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Jared Hamilton
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Brian Bowman

Brian Bowman Chief Marketing Officer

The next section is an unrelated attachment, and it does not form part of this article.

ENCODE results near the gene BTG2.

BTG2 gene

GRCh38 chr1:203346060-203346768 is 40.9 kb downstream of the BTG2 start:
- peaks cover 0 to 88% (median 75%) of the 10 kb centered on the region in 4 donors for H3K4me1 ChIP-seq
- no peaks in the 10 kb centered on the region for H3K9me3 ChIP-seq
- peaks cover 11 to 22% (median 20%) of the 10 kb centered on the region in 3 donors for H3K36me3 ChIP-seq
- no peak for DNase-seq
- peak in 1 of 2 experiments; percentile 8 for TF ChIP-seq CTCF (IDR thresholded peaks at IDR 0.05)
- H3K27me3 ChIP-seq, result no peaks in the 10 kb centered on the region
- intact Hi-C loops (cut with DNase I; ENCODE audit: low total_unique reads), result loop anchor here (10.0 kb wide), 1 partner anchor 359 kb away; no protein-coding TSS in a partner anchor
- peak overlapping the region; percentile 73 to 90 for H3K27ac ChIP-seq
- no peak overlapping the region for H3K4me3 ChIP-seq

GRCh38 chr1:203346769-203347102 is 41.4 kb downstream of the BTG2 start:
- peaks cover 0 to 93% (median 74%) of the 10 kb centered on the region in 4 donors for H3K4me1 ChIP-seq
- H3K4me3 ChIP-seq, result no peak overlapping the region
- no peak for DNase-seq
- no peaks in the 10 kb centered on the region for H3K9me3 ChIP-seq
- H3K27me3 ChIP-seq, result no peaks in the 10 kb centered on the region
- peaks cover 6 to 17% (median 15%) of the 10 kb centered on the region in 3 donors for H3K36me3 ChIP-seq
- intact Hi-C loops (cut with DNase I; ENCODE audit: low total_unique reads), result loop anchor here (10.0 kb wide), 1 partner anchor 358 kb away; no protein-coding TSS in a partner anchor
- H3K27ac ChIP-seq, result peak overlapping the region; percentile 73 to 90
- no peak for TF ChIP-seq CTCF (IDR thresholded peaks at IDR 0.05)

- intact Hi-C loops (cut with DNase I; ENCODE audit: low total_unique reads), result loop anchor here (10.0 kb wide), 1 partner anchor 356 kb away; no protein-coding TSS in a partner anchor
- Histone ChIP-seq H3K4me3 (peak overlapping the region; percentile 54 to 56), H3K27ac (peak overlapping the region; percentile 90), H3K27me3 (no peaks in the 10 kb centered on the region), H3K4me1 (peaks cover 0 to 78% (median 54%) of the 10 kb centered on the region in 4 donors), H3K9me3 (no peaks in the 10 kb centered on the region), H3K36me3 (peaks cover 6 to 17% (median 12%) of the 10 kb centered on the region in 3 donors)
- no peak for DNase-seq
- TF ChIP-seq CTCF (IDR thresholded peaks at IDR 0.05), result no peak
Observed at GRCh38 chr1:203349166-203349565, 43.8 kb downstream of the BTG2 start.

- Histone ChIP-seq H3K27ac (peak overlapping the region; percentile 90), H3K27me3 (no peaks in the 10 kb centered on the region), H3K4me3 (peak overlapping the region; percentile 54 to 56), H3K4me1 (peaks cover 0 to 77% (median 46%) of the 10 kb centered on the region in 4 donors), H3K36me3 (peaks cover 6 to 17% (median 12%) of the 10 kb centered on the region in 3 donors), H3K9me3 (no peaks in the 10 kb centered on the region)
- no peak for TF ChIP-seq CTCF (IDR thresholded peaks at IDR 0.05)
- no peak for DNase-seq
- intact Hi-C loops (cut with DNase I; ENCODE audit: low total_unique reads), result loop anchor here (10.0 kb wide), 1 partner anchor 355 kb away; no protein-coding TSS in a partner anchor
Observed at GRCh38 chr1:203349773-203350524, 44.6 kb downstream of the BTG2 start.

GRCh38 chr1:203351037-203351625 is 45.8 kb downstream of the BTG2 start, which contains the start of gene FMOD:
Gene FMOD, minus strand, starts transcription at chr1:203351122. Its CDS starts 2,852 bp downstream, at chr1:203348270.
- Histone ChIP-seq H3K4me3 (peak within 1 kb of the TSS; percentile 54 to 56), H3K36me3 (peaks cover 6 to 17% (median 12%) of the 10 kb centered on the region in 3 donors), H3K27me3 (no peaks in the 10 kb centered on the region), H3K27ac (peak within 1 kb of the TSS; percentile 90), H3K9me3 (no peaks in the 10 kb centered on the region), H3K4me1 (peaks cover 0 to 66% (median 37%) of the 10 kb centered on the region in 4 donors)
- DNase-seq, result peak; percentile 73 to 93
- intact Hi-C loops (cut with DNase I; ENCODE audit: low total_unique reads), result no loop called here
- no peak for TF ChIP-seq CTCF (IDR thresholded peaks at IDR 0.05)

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I’ve been in the online lead generation industry for four years now and, in our business, it makes me a senior citizen. I’ve worn many different hats at Reply!—from starting out on our retail automotive sales floor, selling to single dealerships, to managing our entire Retail Automotive business. I’ve also worked with real estate agents, selling face-to-face at the National Association of Realtors Convention in 2004. While I’ve never directly sold cars or real estate, I speak to lead buyers all day long. In all the feedback I’ve received, there’s one thing I hear time and time again; Internet leads only work when they are worked. Most lead buyers are constantly hiring and firing lead providers because "the leads don’t close." Six months down the road, they get a call from the provider they left, and the salesperson discusses changes to lead generation techniques and validation processes. The dealership or real estate agent gives the provider another chance—six more months pass and the leads "still don’t close," and the cycle repeats. Why don’t leads close? Is it the lead buyer not properly working the leads, or is it the leads themselves? I believe the answer is, "Both." Some of our clients tell us our leads were a waste of time, while others depend on us to hit their monthly sales targets and are very profitable. Both are right, depending on how leads are called and nurtured. The lead provider has two responsibilities: setting the right expectations and offering controls for the buyer to segment. It is the provider’s job to communicate that Internet leads need to be worked and, when a buyer closes 10 of 100 leads, the other 90 will never transact. It is the provider’s job to explain the follow-up process that is most successful when applied to Internet leads and discuss that lead validation is imperfect, so the lead buyer understands invalid leads are part of the game. Ultimately, it’s the provider’s job to send leads that are intentful. Assuming the right expectations are set, the buyer has the responsibility for working the leads. Our most successful clients tell us that Internet leads are no different than floor traffic or face-to-face appointments—they need immediate attention. Their auto-response emails are immediately sent to the consumer, and a phone call is placed within five minutes of a lead being received. Often, three to four phone calls at varying times of day are required to reach a consumer. Following the initial contact, the consumer should be placed in a drip campaign—coupled with phone calls—until an appointment is set, with continued follow-up until the lead buys or is unworkable. From time-to-time, one of our customers becomes angry over "poor lead quality." I have a rule that I follow before I call a client back. I take a snapshot of the last ten leads we’ve sent, and I call them myself. The same result happens every time; I’ll be unable to reach one lead, leave voicemails for six, and I’ll speak with two to three people that want to talk about a car or real estate transaction. Two to three appointments set from ten leads should ideally result in one sale, and we arrive at our 10% closing ratio. If you’ve decided to invest in online, performance-based marketing, create a game plan regarding how you’re going to work the leads. One of our top clients is a Toyota dealer in Southern California that closes 14% of their leads each month! They call every lead four times-per-day, and keep the consumer in their database for up to six months, with frequent contact that is gradually reduced as time passes. Our top real estate agents work leads for much longer; for most agents, one sale will cover their marketing costs for an entire year. Many variables can affect your experience with Internet leads. One thing is clear—Internet leads are a predictable and measurable marketing investment, and will only work for you if they are actually worked. Happy selling. Rudd Lippincott, Senior Manager, Sales & Service -Automotive Reply.com

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